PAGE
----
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Hyliion Has One Giant Problem Between Its Vision and Its Reality

Hyliion (NYSE:HYLN) is one of the latest electric vehicle-related stocks to come onto the market. And like many of its predecessors in 2020, Hyliion arrived by way of a special purpose acquisition company (SPAC). There’s nothing wrong with that per say. But it has become an all-too-convenient way for companies to go public while avoiding the scrutiny of the traditional IPO process.

An image showing natural gas storage containers.
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If you believe the company’s founder and chief executive officer Thomas Healy, the SPAC was necessitated by its announcement of the Hypertruck Electric Range Extender (ERX), its long-haul, fully electric powertrain. “What I didn’t want to do is tell the industry we were going to go do something and not have the capital to go do it, said Healy. “That is why we announced the funding and the powertrain right after that.”

Fair enough. And the company does have a binding pre-order for up to 1,000 trucks for the ERX powertrain which the company says will begin production in 2022.

In the meantime, Hyliion has a hybrid product that can be retrofitted on any class 7/8 heavy-duty truck. The product matches the company’s proprietary battery systems with a data management and analytics package that according to the company has been subject to 2 million miles of road testing.

Lots of Sizzle, But Little Steak

In a former career, I would help companies develop presentations like Hyliion’s glossy investor presentation. I was impressed. The company answers many of the top-line questions investors would have. There’s no doubt the company is a true believer.

But I’ve also spent countless hours looking over the minutiae of data to make sure I presented my clients case in the best possible light. I’m not suggesting Heliion is doing anything untoward. The nature of marketing is to present our best self.

It simply remains to be seen if its prospective customers feel the same way.

No Universal Standard

The rosy narrative for Hyliion starts to break down a little when you realize that there are many competing narratives for superiority in the electric long-haul market. Companies like Nikola (NASDAQ:NKLA) and Tesla (NASDAQ:TSLA) are building trucks from the ground up.

For its part, Hyliion will be relying on a series of original equipment manufacturers (OEMs) to build the ERX based on the company’s proprietary patents and technologies. But this product won’t be available until 2022, which is about the time when Nikola plans to have its electric truck ready to go.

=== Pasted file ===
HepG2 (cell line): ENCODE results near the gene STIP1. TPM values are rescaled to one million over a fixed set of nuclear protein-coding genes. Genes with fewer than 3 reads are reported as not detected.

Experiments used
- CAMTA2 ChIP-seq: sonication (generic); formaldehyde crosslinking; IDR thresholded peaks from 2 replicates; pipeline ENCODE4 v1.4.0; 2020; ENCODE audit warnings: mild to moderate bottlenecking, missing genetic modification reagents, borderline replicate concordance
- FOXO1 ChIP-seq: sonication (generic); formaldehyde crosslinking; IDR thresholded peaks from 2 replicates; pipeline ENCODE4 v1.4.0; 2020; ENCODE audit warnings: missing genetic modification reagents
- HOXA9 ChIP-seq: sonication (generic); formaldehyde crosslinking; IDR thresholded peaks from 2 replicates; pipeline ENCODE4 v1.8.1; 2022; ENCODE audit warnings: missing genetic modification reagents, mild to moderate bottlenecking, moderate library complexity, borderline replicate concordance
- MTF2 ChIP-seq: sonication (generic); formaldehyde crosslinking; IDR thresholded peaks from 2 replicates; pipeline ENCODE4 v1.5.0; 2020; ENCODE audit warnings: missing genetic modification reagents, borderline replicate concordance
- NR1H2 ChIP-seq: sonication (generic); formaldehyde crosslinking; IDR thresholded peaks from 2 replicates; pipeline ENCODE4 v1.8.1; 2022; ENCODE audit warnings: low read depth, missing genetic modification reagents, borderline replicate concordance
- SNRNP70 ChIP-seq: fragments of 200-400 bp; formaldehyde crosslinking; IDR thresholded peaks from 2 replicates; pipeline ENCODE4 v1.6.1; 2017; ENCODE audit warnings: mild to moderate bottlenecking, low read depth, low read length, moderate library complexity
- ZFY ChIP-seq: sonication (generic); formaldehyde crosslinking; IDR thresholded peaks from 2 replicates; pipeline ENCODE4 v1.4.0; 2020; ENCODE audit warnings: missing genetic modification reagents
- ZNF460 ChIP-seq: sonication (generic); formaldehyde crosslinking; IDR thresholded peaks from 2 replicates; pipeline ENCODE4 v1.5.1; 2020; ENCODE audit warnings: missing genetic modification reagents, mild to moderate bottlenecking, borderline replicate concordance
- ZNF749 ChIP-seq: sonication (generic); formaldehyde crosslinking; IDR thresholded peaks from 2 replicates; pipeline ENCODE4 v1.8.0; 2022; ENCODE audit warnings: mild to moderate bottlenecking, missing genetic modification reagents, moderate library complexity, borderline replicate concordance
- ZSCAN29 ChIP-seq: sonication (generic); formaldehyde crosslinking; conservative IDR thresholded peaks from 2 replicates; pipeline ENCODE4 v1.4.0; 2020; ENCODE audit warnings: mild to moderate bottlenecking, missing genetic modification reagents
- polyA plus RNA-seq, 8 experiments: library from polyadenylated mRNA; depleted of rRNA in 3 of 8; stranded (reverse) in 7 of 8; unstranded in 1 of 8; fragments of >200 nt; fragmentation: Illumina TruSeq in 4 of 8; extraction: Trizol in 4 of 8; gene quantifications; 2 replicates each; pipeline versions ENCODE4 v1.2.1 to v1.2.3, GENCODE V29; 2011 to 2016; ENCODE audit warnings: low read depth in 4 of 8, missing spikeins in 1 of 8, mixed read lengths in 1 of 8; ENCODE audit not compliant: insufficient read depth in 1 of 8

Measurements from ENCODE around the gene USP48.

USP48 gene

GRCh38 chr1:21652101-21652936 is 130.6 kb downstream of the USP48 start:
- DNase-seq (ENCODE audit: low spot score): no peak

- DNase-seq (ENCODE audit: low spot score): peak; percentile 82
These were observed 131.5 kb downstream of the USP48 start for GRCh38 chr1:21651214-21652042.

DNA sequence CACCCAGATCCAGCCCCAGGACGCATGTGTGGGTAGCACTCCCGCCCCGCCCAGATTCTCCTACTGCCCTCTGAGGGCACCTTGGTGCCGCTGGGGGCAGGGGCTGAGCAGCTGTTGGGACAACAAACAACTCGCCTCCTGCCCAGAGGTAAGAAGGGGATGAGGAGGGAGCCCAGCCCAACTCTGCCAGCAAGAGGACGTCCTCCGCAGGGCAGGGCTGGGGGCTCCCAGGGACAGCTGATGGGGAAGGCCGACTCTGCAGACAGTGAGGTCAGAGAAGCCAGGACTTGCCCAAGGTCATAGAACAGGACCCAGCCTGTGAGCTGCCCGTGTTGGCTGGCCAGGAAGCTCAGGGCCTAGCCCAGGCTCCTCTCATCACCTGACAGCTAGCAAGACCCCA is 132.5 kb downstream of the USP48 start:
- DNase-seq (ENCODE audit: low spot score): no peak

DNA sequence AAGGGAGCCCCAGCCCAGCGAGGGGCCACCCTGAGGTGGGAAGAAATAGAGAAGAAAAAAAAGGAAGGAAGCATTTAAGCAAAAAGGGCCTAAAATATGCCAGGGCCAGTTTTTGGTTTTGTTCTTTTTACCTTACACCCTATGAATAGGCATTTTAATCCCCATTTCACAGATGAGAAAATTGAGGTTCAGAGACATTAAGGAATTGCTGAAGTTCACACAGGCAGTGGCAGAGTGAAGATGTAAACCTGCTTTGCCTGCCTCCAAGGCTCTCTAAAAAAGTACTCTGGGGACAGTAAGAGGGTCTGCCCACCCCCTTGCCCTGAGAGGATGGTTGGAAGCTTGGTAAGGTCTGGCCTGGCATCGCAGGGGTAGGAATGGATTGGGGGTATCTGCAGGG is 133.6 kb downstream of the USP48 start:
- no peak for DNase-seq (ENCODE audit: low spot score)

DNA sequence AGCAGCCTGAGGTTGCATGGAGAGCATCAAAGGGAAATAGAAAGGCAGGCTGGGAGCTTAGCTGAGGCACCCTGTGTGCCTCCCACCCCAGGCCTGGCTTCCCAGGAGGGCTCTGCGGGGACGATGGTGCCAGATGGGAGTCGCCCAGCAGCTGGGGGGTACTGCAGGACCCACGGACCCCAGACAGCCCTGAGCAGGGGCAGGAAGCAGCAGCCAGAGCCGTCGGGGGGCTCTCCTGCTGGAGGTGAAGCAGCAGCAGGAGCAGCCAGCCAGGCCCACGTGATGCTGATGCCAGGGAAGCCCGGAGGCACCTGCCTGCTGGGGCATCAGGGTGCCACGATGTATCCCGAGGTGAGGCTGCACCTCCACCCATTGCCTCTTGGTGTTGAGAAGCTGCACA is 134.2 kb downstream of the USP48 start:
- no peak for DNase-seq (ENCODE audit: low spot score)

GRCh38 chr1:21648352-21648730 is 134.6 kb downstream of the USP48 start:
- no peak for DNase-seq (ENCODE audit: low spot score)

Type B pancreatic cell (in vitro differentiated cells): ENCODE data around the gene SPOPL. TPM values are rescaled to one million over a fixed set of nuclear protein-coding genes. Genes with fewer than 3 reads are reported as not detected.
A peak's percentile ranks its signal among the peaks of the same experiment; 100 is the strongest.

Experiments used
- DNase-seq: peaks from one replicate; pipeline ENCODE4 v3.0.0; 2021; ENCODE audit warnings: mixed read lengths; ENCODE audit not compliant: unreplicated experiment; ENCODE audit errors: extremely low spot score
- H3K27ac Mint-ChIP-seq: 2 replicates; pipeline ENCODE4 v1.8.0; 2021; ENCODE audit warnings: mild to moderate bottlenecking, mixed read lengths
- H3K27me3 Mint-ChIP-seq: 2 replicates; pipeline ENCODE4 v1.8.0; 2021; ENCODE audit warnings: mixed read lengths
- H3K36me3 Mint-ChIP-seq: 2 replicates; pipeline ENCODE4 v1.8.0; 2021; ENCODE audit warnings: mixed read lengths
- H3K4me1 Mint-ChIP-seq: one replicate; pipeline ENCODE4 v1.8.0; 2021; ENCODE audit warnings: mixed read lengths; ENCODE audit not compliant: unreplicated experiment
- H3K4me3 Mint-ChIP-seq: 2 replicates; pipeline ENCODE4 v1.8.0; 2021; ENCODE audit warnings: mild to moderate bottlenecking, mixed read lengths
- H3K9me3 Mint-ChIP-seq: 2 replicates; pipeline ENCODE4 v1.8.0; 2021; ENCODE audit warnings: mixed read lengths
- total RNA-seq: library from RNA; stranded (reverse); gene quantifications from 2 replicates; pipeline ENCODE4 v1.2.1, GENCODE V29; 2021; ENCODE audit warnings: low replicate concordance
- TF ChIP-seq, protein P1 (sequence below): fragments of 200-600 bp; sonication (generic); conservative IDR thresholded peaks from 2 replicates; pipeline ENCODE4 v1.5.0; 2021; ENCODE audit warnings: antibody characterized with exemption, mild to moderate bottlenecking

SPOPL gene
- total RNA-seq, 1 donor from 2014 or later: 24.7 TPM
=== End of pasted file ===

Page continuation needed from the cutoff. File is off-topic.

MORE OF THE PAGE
That leaves the company’s immediate fortunes incumbent on its plug-and-play solution for retrofit applications. Perhaps it will be able to nudge its way along until its ERX is available. As Mark Hake wrote recently for InvestorPlace Hyliion expects to sell 20 of its electrified powertrains this year.

But it’s the future outlook that has some analysts scratching their heads. Hake went on to point out the company’s forecast to move from 20 electrified powertrains this year to 300 next year to 6,600 in 2022. That’s a huge jump. Particularly for a company that’s outsourcing most of the means of production.

And it becomes even larger when you consider that Amazon (NASDAQ:AMZN) has a contract with Rivian for 100,000 electric vehicles. That’s a huge part of the addressable market that comes off the table. Amazon isn’t the only company with EV contracts. United Parcel Service (NYSE:UPS) and Republic Services (NYSE:RSG) have also signed agreements with companies not named Hyliion.

You Can Wait on Hyliion Stock

The EV sector is getting noisy. That’s really exciting for what the future brings. But as an investor you have to be careful not to go after the shiny object. Shares of Hyliion have dropped significantly since the reverse merger was completed.

But you may want to let the stock drop into the mid-teens before you try to snatch it up. At that price, it would seem to be worth speculating on. After all, Healy is required to hold onto the majority of his shares for two years. He’s all in. But that doesn’t mean you have to be.

On the date of publication Chris Markoch did not have (either directly or indirectly) any positions in the securities mentioned in this article.

Chris Markoch is a freelance financial copywriter who has been covering the market for over six years. He has been writing for Investor Place since 2019.

Article printed from InvestorPlace Media,

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